Blowing the whistle on corporate wrongdoing is a thankless task, and the manner in which companies deal with whistleblowing says a great deal about the company's culture, a fact acknowledged this morning by Barclays as it deals with a new incident involving CEO Jes Staley. Barclays said Mr Staley broke the rules on internal treatment of whisteblowers after he tried to identify the writer of a letter who raised issues about bank conduct. In a statement, chairman John McFarlane said: "I am personally very disappointed and apologetic that this situation has occurred, particularly as we strive to operate to the highest possible ethical standards. The board takes Barclays culture and the integrity of its controls extremely seriously." Mr Staley said: "Our whistleblowing process is one of the most important means by which we protect our culture and values at Barclays and I certainly want to ensure that all colleagues, and others who may utilise it, understand the criticality which I attach to it." The FCA and PRA are now carrying out their own investigations, with Barclays saying that Mr Staley will undergo "a very significant compensation adjustment" — otherwise known as a pay cut — once those investigations are over.
The centrality of culture to bank operations came into sharp focus last year when Wells Fargo's treatment of company whistleblowers escalated into a major crisis that resulted in the removal of the CEO. The LA Times notes that a report issued on Friday by shareholder advisory firm Institutional Shareholder Services recommended the removal of the entire board of Wells Fargo given the board's failure to exercise oversight which led to "unsound retail banking sales practices". The board is expected to release the results of its investigation into the hard-selling culture that resulted in huge numbers of false accounts being opened in order for employees to reach sales targets. The Wells Fargo story effectively opened the floodgates, with employees at other banks including Canada's TD Bank coming forward to speak to journalists about that bank's sales culture and its treatment of whistleblowers.
The Bank of England has given financial firms a deadline of 14 July to explain how they are planning for the UK's departure from the EU and warned them to be ready for all possible outcomes, including a hard Brexit, reports the UK Guardian. "The Bank wrote to hundreds of banks, insurers and other financial firms on Friday ordering them to get contingency plans in place. The move follows prime minister Theresa May's triggering of article 50 last week, formally launching the Brexit process." In a speech in London on Friday, the bank's governor Mark Carney argued that a decade of reforms put in place following the financial crisis had prepared the UK to play a central role in a new and open financial system which still has London as its global centre. Big financial firms are showing little inclination to hang around and wait to see how the Brexit talks play out, with fears of a hard Brexit driving businesses to decide soon on their next steps.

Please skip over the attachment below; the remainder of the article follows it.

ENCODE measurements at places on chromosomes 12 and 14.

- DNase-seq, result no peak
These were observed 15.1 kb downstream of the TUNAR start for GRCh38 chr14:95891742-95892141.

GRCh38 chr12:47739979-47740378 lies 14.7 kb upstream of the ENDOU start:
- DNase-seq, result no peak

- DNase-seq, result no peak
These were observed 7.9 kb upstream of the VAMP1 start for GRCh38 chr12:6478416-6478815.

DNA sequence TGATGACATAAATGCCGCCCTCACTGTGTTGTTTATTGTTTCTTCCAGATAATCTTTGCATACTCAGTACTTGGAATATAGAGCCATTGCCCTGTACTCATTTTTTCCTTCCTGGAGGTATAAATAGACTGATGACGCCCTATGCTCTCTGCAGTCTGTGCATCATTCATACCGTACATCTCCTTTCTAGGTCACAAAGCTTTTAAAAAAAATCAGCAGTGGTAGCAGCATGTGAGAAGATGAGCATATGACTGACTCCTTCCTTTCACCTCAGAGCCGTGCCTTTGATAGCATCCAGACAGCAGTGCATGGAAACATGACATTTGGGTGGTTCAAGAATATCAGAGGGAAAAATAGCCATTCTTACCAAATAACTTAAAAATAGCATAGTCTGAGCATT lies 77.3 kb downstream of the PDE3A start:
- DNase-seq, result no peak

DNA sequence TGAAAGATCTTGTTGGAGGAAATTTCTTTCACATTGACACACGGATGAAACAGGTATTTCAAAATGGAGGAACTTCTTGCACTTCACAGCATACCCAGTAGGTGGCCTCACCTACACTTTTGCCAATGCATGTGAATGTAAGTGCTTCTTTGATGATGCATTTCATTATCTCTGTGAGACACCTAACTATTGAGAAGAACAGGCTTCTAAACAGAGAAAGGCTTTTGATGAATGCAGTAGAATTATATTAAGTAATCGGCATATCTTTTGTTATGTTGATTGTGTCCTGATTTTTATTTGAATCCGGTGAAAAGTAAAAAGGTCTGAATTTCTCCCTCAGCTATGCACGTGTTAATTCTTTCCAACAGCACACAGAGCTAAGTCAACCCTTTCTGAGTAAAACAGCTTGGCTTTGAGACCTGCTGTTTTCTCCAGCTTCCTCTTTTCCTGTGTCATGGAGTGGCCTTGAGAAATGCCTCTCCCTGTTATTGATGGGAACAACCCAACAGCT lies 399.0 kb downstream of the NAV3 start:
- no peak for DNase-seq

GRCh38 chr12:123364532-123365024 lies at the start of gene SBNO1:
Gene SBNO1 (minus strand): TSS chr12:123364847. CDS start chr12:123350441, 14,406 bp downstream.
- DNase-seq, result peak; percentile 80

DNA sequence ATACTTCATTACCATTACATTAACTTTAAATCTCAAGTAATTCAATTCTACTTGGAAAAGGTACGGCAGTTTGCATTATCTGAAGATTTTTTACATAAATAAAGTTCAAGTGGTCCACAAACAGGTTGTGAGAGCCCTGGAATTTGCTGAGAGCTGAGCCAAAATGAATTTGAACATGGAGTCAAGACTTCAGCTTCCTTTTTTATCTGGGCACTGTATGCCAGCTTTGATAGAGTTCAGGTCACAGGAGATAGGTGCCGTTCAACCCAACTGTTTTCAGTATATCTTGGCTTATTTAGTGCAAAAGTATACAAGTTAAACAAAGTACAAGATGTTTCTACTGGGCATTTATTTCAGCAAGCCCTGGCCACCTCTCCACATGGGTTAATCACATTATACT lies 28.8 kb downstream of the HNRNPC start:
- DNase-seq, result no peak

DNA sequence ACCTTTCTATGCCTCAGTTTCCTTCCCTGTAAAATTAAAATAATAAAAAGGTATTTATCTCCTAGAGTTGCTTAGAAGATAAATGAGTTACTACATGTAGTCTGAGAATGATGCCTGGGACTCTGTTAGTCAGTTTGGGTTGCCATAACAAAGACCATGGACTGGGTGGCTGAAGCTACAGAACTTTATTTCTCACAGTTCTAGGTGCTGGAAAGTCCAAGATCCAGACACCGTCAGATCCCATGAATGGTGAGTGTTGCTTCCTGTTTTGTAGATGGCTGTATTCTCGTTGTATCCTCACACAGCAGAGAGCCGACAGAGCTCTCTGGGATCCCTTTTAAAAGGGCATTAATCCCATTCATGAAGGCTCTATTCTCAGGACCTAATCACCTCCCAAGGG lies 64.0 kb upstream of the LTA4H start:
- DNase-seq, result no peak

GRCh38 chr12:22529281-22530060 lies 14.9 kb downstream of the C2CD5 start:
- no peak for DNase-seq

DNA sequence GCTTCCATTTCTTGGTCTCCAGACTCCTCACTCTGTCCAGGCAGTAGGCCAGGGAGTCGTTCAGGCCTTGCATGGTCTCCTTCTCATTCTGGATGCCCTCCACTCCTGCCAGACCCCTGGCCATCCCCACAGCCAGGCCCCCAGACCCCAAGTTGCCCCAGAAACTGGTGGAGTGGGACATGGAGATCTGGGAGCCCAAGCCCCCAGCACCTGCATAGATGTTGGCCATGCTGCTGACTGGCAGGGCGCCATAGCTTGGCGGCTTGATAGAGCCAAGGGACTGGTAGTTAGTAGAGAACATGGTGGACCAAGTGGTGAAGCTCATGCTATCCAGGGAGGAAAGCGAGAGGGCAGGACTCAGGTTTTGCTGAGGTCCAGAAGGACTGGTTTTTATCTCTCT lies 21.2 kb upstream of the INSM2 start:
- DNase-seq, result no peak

France is likely to be a beneficiary of a London exodus, and the anxiety over a potential far-right victory appears to be fading somewhat. Still, the April 23 elections will affect not just France but the wider European family. Forbes examines the likelihood of French banks being at risk following the elections, and the impact the vote will have on neighbouring Germany.
Amex and Visa are among the card businesses looking to reset the business of contactless payments, after investigations found that contactless cards can continue to be used even after cancellation, because payments are processed offline. Moneysavingexpert.com reports: "The card scheme says it's "reviewing options" including one which would force almost all contactless payments made on its cards to happen 'online' — meaning retailers must check immediately with banks to see if a card has been cancelled. The news comes just days after Visa, the UK's largest card scheme, committed to forcing all its contactless UK card payments online from June."
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